There seems to be a general belief that 2016 was a particularly bad year. Part of that is the twin political events of Brexit and Trump, and part of it seems to be that a number of particularly beloved celebrities died.

But unless you were in a few specific places, like parts of Syria, and certainly if you were in most of the developed world, your odds of having something bad happen to you were about the same as they had been in 2015.

Certainly Brexit and Trump are both, potentially, earthquakes, though their severity remains to be seen, and I regard both as consequences of decisions that were made over a period of decades.

What made them seem so severe, I think, is that they were, to the liberal classes, surprises. In both cases, polls indicated they wouldn’t happen; and it was conventional wisdom among certain groups that both events were absurd.  Trump, in particular, was treated as a grotesque joke when he announced his candidacy, and right up to the last moment, almost literally, icons such as 538 and the New York Times insisted he was almost certain not to win.

When he did, an entire world view went away.

Because they thought it had been impossible for Trump to win. He was a joke, according to that world view, and those who held it have seized, in particular, on “Russia did it!” It was a deus-ex-machina, because their world model simply cannot accept that it happened.

And, in both cases (Brexit and Trump), there is a great deal of shaming and othering of those who voted the “wrong” way. They are castigated as stupid and immoral, people who are too dumb to vote in their self interests, to understand how the world works, motivated almost entirely by racism.

Bad people.

So many liberals in America and Britain now believe they live in countries where half the voting population are evil, stupid racists and that those people are now in charge.

Oh, and the big, bad Russians are also responsible.

While some are willing to admit that perhaps, just perhaps, the policies that even they voted for and/or supported (under Blair, Clinton, Obama, and the EU) might have something to do with all of this, the metaphysics of most essentially boils down to the notion that bad people (Russia, racists) combined with stupid people, are destroying our world.

Because they can see little responsibility for themselves (either in past policy or in the specifics of the campaigns (Clinton’s was notably incompetent)), they have eviscerated their sense of their own power, and thus their ability to create change.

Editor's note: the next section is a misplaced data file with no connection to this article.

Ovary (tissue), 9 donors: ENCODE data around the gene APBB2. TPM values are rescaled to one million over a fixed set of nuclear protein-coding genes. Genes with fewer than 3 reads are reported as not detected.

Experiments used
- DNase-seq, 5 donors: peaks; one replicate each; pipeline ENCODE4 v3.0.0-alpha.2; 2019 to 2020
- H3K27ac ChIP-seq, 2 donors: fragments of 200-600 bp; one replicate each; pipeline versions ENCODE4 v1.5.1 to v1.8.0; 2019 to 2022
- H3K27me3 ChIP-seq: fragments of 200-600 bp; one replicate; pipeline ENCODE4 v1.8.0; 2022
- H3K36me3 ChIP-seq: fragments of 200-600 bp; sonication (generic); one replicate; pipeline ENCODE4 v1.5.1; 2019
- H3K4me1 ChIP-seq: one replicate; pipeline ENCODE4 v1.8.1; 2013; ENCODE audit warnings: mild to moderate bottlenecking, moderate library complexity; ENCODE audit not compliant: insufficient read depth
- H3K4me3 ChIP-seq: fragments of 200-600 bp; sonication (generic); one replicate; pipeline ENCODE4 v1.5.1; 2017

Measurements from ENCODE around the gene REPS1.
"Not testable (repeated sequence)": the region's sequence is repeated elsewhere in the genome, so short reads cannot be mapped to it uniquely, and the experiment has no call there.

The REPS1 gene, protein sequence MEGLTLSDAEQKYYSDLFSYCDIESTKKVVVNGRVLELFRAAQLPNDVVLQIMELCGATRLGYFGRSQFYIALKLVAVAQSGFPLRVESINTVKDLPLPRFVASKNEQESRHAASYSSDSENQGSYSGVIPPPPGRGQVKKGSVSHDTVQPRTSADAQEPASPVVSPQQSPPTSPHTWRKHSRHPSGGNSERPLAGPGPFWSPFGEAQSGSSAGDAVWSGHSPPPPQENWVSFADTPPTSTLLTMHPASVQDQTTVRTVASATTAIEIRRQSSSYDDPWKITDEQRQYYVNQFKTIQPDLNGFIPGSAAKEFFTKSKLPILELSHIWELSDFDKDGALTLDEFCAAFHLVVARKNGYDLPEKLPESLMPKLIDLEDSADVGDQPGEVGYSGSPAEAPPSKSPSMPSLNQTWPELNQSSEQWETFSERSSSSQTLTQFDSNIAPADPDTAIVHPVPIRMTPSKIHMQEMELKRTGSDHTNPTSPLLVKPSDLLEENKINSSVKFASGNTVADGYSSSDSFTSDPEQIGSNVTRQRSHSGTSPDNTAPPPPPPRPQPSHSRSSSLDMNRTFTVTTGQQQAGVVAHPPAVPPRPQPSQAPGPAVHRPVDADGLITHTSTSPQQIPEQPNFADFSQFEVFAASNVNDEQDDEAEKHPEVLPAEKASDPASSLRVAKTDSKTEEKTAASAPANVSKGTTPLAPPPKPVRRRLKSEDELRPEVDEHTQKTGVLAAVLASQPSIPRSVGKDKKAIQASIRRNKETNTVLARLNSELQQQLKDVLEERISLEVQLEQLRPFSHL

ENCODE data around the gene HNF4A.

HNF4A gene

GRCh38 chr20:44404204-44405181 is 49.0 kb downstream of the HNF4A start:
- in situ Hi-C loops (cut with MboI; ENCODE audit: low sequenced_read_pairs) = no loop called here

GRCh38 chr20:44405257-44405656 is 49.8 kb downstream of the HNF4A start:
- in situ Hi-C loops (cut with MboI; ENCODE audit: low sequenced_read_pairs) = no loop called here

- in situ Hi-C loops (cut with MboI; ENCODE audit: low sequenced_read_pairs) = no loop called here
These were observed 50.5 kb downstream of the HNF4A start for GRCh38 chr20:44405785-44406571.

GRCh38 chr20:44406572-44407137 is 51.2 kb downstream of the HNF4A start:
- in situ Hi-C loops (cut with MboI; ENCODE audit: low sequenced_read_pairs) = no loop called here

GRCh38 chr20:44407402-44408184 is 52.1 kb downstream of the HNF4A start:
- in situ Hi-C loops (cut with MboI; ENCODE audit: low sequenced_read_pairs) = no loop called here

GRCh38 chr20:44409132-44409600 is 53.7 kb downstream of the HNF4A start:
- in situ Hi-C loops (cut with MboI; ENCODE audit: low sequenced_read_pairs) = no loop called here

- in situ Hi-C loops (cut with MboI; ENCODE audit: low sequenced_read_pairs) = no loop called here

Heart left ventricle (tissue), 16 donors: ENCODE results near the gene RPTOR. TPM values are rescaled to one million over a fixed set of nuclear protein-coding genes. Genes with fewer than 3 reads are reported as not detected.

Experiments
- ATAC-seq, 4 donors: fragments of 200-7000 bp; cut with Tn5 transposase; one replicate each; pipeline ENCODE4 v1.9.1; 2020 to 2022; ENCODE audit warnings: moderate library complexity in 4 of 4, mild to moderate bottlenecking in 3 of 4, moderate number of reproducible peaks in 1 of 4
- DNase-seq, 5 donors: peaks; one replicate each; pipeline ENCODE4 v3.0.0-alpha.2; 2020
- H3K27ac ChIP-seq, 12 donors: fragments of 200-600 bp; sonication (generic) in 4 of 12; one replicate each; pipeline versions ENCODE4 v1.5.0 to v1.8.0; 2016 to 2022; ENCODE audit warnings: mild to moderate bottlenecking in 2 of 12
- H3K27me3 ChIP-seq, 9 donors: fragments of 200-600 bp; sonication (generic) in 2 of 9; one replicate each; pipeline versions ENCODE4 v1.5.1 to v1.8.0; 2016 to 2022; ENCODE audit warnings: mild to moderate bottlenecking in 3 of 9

Responsibility and power are exactly equal to each other. You have exactly as much power as you have responsibility, any mismatch is a denial of reality, and if society abets you in denying that reality, as it often does, by giving you more credit or less blame than you deserve, it does not change either your responsibility or power.

It is also true that an accurate perception of blame enables correct action. When Clinton and her team completely fumbled their campaign, not removing them from all positions of power indicates a willingness to tolerate failure again and again. Indeed, after Clinton, the presumptive front-runner, was defeated by Obama in 2008, perhaps the realization should have dawned on us/her that she and hers were incompetent and that she should not be the presumptive candidate. She started with a vast advantage and lost it.

Meanwhile, in the eight years Obama has led the Democratic party, vast losses have occurred in State Houses and Congress.

As for policies which have lead to vast numbers of Britons and Americans being willing to vote for Brexit and Trump; well, I have written on those subjects more than enough.

Liberals and centrists, as a group, deny responsibility, and thus deny agency. They refuse to put the locus of responsibility in those areas over which they have control. Instead, they blame forces over which they have no control (Russia) or over which they have less control (the current racism that is ex-nihilo, completely unrelated to the policies they have championed for decades).

It is not the crisis, as such, that predicts the future, it is the response. I was able to accurately predict the shape of America and Europe’s economy because I saw the response to the crisis in ’09. The day the outlines of Obama’s stimulus were announced (he’d already fumbled the bailouts, by bailing out the rich rather than ordinary people), I wrote that American jobs and wages would not recover for 20 years. Eight years later, that’s still looking accurate. (The unemployment rate is not what matters here, the jobs/population ratio is.)

So, seeing the liberal response to 2016’s political crises, it is clear that, at least so far, liberals have not learned the necessary lessons. Thus, trends will continue in the wrong direction. Locating the problems as beyond their control, liberals have self-emasculated.

There is still time for that to change, and perhaps it will. So far, however…well…

Happy 2017.

The results of the work I do, like this article, are free, but food isn’t, so if you value my work, please DONATE or SUBSCRIBE.